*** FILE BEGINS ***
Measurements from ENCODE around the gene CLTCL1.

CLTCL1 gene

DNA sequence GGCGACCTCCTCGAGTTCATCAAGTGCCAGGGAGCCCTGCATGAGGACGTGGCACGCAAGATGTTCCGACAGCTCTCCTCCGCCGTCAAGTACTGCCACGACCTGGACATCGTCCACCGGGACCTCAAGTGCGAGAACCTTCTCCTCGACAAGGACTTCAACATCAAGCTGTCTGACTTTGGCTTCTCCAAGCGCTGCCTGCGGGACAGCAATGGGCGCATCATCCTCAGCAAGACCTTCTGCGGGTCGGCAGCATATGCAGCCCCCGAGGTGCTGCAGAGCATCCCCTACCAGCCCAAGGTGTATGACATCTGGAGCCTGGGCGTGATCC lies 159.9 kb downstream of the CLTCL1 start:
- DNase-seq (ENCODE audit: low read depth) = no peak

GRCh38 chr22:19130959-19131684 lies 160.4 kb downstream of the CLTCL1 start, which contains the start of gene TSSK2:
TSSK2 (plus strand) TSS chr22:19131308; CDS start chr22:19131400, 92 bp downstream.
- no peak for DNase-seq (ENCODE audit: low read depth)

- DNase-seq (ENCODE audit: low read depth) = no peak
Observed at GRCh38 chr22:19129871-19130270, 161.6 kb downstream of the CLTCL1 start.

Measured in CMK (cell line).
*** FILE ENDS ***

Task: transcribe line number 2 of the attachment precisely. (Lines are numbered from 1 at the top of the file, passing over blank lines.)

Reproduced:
CLTCL1 gene